The aim of these interviews was not only to enhance the appreciation of the people who have had enormous success in the field of addiction, but also to demonstrate the ways in which addiction careers contribute to the public good. As such, they reveal the collective convergence of parallel lives into what some sociologists have called a global health policy community. These are cross-national networks of individuals, groups and organizations that share a concern for a particular health issue such as malaria, polio, cancer or addiction. Policy communities may include many types of individuals (physicians, researchers, advocates, policy-makers, public health professionals), and different kinds of organizations and groups (governments, non-governmental organizations, foundations, private sector organizations, informal academic networks). To be effective in a particular health area, a global health policy community needs to secure political attention and resources for the problem, enable the adoption of evidence-based policy at the national and international levels of government and facilitate widespread uptake of scientifically-backed interventions. The adoption of the Framework Convention on Tobacco Control by 165 national parties under the auspices of the World Health Organization (WHO) is one such example in the addiction field, and the recent WHO Global Strategy on Harmful Use of Alcohol is another [5,6,7]. If the addiction field has evolved to the point where it is capable of acting like a global health policy community in the service of the public good, it is clear that the story of its emergence can be read in the first 100 interviews published in Addiction.


D.L. Davies (United Kingdom), James Ch'ien (Hong Kong), Michael Beaubrun (Trinidad), Max Glatt (United Kingdom), David Archibald (Canada), Archer Tongue (United Kingdom), Joy Moser (Switzerland), Mark Keller (United States), Selden Bacon (United States), Kettil Bruun (Finland), Jorge Mardones (Chile), Jaroslav Skála (Czechoslovakia), Awni Arif (Iraq), Wolf Schimdt (Canada), David Pittman (United States), Donald Goodwin (United States), Pierre Fouquet (France), Mustapha Soueif (Egypt), George Pequignot (France), Bing Spear (United Kingdom), Harold Kalant (Canada), Benno Pollak (United Kingdom), Genevieve Knupfer (United States), Robert Straus (United States), Don Cahalan (United States), Ignacy Wald (Poland), Philip Connell (United Kingdom), Raj Rathod (United Kingdom), Richard Doll (United Kingdom), Charles Fletcher (United Kingdom), Hans Halbach (Germany), Wilhelm Feuerlein (Germany), Vincent Dole (United States), Ignatius McDermott (United States), Ove Fernö(Sweden), Thomas Bewley (United Kingdom), Albert Tuyns (Belgium), John Ball (United States), Harold E. Hughes (United States), Avram Goldstein (United States), Reginald Smart (Canada), David Hawks (Australia), Howard T. Blane (United States), Robert J. Hawke (Australia), Jerome H. Jaffe (United States), LeClair Bissell (United States), David Deitch (United States), Martha Sanchez-Craig (Canada), Joy Mott (United Kingdom), James Rankin (Australia), Gabriel Romanus (Sweden), Charles S. Lieber (United States), David Penington (Australia), Murray Jarvik (United States), Klaus Makëlä(Finland), Les Drew (Australia), Frederick B. Glaser (United States), Enoch Gordis (United States), Ambros Uchtenhagen (Switzerland), Conan Kornetsky (United States), Timothy Cook (United Kingdom), Richard Fuller (United States), Michael A. H. Russell (United Kingdom), Charles R. Schuster (United States), Tomoji Yanagita (Japan), Griffith Edwards (United Kingdom), George Vaillant (United States), Harold Holder (United States), E.A. Carlini (Brazil), Malcom H. Lader (United Kingdom), Leland H. Towle (United States), Robert L. DuPont (United States), Shanthi Ranganathan (India), Joseph V. Brady (United States), Sheila Blume (United States), Douglas Anglin (United States), Lou Harris (United States), Joseph Gusfield (United States), Ragnar Hauge (Norway), Cees Goos (Denmark), Juha Partanen (Finland), Walter Clark (United States), Hamid Ghodse (United Kingdom), Nick Heather (United Kingdom), Raphael Mechoulam (Israel), William L. White (United States), Hiroshi Suwaki (Japan), Rudolf Moos (United States), William R. Miller (United States), Michael Kuhar (United States), Bruce Ritson (United Kingdom), Roger E. Meyer (United States), Martin Jarvis (United Kingdom), Jim Orford (United States), Deborah Dawson (United States), Francesc Freixa (Spain), Marc Schuckit (United States), Raul Caetano (United States), Ian Stolerman (United Kingdom), Robin Room (Canada).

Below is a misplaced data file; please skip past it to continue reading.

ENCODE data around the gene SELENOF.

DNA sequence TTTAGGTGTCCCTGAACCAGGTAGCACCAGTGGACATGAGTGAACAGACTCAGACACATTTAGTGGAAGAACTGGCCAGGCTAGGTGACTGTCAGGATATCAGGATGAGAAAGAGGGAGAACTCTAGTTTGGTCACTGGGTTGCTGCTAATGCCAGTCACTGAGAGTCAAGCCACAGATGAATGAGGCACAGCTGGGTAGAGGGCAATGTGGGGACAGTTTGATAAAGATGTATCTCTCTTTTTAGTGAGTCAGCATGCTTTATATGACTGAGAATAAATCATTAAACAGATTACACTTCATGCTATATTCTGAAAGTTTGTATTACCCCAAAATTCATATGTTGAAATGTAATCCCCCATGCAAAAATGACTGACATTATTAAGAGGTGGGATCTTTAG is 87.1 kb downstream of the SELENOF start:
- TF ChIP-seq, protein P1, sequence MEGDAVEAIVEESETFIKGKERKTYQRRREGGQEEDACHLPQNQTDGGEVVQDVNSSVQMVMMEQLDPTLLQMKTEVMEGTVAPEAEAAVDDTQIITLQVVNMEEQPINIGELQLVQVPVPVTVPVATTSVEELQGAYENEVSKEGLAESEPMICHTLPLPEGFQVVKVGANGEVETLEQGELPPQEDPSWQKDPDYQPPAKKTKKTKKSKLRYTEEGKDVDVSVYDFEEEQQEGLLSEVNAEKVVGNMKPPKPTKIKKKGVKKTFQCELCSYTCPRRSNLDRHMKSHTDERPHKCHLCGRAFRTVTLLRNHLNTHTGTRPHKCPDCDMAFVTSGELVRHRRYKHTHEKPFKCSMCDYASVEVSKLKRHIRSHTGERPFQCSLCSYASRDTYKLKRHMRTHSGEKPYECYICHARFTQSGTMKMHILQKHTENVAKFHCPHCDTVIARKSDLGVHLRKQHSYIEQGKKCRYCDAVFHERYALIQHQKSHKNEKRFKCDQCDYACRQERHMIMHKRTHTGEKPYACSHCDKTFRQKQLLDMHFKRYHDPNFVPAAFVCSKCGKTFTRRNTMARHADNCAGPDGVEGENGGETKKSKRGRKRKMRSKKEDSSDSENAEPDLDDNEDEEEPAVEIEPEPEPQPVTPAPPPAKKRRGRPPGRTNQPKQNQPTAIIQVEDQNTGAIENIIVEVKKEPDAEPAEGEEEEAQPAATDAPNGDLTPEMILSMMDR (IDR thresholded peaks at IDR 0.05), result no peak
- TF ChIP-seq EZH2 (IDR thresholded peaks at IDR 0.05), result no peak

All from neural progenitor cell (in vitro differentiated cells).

Declarations of interest



The journal is grateful to Griffith Edwards, who managed the interview series throughout the period when these interviews were conducted, and to the anonymous interviewers who conducted the interviews and assisted with the editing of the transcripts.